Taking the creative path

Draft report urges many changes to improve parking downtown

ONE POSSIBILITY <br>Among its many suggestions, the Charrette report suggests narrowing Broadway to two lanes and widening the sidewalks to allow café seating.

Among its many suggestions, the Charrette report suggests narrowing Broadway to two lanes and widening the sidewalks to allow café seating.

Courtesy Of HDR Town Planning

Who owns the spaces?
Did you know that almost half of the more than 4,000 parking spaces in downtown Chico are privately owned? Many of them go unused, the charrette report states.

Downtown Chico does not need another parking structure—yet. That’s a principal conclusion, but far from the only one, of the recently released draft report on the Chico Downtown Access Planning Charrette held March 23-27.

Instead, the city can improve its downtown parking situation considerably by using a variety of creative strategies that would not only improve parking, but also greatly enhance the downtown area, the report suggests.

The illustration-rich 89-page report was prepared by the groups that conducted the charrette: HDR Town Planning, an urban-design firm, and Nelson/Nygaard, a transportation planning company, both located in San Francisco. The charrette was a workshop involving several hundred people over five days in which ideas were posed, critiqued and refined to come up with a series of recommendations about both parking and circulation downtown.

The report probably is not going to satisfy those who are convinced a new parking structure is needed now, though it doesn’t rule out the need for one in the future, depending on what other steps are taken in the meantime.

The charrette relied heavily on data collected for a November 2003 report on downtown parking prepared by the Roseville engineering firm Omni-Means, but it also updated that data by including the results from a doubling of meter fees initiated in 2005. That hike, which originally was intended to help pay for a new parking structure at Second and Wall streets, had the unintended consequence of reducing parking in the downtown core area, thereby freeing up more spaces.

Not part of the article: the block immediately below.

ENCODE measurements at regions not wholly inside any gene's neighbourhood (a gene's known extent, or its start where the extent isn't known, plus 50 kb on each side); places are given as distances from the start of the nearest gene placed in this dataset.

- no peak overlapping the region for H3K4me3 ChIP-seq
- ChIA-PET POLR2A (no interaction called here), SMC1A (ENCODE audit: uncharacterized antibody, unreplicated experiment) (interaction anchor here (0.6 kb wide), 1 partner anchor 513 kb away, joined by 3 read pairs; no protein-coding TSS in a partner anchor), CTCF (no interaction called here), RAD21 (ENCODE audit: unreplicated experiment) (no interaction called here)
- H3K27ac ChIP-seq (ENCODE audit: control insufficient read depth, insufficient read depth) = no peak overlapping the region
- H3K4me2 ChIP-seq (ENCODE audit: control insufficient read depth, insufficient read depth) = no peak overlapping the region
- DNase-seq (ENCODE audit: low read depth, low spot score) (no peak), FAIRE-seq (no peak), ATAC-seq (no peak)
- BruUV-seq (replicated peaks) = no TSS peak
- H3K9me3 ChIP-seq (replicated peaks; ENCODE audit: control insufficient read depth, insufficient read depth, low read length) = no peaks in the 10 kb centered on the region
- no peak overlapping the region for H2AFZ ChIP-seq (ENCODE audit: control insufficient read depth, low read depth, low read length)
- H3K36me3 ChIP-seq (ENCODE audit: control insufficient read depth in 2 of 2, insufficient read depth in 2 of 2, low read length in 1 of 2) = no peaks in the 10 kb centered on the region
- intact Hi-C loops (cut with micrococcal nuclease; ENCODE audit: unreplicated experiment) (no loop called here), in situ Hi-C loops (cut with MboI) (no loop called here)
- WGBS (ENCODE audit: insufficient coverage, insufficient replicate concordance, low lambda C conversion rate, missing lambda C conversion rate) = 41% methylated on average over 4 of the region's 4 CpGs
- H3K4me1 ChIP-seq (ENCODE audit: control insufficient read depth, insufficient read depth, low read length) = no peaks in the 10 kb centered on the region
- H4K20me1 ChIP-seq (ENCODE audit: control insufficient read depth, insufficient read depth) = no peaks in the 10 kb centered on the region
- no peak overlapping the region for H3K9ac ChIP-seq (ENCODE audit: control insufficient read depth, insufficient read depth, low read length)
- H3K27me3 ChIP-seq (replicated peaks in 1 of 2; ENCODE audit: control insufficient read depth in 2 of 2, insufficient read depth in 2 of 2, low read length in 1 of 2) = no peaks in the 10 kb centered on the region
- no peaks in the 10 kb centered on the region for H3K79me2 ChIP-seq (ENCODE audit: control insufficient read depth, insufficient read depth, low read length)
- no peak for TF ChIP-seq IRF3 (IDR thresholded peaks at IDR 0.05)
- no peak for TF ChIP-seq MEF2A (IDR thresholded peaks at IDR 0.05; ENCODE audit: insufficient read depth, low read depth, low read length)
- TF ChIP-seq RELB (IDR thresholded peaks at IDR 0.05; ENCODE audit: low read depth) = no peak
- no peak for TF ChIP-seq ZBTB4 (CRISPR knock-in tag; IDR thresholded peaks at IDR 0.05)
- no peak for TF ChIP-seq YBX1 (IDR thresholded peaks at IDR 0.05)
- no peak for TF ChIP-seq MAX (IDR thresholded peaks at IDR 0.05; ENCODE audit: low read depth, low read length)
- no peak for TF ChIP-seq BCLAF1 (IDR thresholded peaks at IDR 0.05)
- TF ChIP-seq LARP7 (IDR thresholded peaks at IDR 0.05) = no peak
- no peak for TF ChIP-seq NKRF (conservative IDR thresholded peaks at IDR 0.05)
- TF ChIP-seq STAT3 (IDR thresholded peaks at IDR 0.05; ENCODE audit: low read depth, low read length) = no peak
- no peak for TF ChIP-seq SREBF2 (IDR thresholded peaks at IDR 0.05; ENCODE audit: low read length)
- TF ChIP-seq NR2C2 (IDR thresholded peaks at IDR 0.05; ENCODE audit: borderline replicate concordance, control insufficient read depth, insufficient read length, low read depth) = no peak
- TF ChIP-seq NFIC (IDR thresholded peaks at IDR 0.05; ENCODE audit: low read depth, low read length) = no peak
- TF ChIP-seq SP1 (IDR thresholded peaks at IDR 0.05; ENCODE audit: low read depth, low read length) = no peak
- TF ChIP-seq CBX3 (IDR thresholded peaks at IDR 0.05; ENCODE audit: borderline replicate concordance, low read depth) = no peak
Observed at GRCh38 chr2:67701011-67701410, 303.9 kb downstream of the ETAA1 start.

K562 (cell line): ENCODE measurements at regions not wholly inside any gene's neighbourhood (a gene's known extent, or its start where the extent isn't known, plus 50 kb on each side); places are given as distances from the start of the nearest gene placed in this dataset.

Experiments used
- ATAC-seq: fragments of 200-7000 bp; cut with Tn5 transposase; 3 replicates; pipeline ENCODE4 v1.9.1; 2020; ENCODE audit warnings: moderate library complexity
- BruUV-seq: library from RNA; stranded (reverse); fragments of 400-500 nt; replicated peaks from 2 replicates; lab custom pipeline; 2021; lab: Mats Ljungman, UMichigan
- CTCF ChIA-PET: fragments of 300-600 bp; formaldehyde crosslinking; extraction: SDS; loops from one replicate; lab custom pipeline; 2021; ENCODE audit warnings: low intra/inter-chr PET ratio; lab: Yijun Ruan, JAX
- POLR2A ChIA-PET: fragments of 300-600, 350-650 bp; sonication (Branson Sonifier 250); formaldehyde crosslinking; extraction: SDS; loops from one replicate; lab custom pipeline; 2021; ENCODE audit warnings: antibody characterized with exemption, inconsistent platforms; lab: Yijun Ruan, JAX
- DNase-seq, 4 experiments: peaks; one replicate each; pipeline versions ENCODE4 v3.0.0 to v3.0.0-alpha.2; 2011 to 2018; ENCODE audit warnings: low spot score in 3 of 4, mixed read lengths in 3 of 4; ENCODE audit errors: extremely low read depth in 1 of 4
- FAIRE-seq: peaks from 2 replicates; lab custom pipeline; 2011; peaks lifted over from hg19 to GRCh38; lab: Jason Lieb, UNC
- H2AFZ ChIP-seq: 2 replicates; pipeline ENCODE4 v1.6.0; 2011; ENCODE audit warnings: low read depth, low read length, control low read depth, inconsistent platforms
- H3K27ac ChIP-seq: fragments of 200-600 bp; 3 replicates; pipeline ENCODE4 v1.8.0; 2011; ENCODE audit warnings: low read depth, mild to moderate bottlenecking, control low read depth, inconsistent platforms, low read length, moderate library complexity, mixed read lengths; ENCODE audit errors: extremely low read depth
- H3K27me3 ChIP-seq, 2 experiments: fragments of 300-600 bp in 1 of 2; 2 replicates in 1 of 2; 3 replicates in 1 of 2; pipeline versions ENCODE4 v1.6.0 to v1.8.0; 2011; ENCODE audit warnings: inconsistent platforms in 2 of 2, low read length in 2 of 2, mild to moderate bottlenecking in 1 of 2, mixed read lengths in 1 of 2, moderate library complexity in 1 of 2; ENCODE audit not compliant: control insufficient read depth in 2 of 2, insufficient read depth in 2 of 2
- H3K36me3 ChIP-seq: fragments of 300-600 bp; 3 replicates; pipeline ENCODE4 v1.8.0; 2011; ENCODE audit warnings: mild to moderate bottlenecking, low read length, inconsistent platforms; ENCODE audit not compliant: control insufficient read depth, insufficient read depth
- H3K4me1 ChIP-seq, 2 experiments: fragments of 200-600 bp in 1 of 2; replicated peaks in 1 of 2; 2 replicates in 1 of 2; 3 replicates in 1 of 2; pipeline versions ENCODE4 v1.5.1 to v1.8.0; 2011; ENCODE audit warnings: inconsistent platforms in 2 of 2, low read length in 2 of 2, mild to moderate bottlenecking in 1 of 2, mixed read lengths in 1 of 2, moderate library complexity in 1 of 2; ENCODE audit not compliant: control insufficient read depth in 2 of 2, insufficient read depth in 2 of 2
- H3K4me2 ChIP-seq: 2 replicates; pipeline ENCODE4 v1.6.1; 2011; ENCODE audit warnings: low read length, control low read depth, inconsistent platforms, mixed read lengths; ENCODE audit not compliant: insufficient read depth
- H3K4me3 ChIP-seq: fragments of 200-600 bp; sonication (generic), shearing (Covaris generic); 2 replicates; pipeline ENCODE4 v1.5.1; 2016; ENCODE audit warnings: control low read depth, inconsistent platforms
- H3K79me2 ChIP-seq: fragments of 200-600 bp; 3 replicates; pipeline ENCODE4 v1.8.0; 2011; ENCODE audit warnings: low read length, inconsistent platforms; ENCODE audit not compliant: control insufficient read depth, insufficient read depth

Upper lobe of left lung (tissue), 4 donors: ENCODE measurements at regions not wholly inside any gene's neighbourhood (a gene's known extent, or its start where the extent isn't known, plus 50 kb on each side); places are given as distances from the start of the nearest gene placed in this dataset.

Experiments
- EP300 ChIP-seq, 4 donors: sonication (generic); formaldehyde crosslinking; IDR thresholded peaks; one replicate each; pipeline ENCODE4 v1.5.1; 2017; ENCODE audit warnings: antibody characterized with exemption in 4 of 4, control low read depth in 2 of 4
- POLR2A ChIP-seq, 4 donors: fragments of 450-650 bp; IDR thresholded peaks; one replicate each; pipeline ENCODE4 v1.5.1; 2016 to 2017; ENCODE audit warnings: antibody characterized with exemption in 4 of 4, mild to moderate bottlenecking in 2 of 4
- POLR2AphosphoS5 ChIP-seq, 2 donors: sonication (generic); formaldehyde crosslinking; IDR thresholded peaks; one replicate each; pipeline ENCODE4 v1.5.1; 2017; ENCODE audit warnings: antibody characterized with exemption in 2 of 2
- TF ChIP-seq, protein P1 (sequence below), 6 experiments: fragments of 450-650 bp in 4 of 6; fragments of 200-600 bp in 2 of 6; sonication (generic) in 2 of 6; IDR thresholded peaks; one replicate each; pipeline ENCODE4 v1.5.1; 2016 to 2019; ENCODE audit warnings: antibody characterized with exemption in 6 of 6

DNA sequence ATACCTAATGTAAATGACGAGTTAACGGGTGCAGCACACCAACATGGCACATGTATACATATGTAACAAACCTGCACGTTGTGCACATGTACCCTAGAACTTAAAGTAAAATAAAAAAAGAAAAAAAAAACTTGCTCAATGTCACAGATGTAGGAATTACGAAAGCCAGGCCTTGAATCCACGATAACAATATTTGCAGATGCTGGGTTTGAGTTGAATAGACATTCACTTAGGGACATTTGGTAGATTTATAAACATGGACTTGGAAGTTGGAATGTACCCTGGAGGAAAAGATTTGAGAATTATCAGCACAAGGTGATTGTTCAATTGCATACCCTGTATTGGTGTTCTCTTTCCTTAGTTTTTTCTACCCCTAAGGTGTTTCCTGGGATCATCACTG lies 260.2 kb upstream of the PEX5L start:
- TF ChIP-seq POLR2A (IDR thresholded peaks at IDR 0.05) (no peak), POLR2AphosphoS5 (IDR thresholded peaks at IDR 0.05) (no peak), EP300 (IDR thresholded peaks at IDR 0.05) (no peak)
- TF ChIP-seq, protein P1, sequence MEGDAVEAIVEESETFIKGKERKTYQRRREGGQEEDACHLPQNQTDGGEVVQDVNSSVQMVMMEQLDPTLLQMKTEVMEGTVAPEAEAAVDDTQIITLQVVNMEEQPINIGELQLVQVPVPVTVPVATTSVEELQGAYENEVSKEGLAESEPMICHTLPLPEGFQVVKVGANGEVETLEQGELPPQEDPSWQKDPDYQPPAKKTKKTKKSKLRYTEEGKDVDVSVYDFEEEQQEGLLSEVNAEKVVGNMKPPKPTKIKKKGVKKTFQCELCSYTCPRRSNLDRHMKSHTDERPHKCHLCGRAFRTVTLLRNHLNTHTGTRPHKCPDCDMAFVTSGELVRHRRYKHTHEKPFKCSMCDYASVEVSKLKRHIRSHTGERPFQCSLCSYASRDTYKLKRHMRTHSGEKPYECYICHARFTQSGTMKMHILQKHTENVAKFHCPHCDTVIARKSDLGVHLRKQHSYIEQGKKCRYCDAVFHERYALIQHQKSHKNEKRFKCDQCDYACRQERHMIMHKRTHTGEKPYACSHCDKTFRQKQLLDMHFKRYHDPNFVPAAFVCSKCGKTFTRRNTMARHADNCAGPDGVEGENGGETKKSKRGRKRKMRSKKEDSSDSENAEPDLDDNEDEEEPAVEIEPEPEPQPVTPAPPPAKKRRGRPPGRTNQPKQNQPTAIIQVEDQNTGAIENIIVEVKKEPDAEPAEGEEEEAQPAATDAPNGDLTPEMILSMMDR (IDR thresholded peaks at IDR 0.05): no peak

The current report is a work in progress, said Claudia Stuart, the senior planner who represented the city in the charrette process. City planning staffers have already begun analyzing its recommendations and will present a report to the City Council in coming weeks as to their feasibility. She said the council expects to begin public discussions in the fall, after the university is back in session.

The city has posted the report on its Web site (www.chico.ca.us), along with an e-mail link so people can comment on it.

Currently, the report states, only nine to 12 downtown blocks, all at the north end of downtown and close to the university, are full most of the time. Downtown as a whole is occupied only 58 percent of the time, and Municipal Lot No. 1, the site of the proposed parking structure, only 70 percent of the time.

The biggest constraint on new development downtown, the report states, is the city’s high parking requirements. Although its research shows downtown nonresidential development generates a parking demand of 1.6 spaces per 1,000 square feet of floor area, the city currently requires developers to provide three to five spaces for each 1,000 square feet or pay $16,000 per space as an in-lieu fee.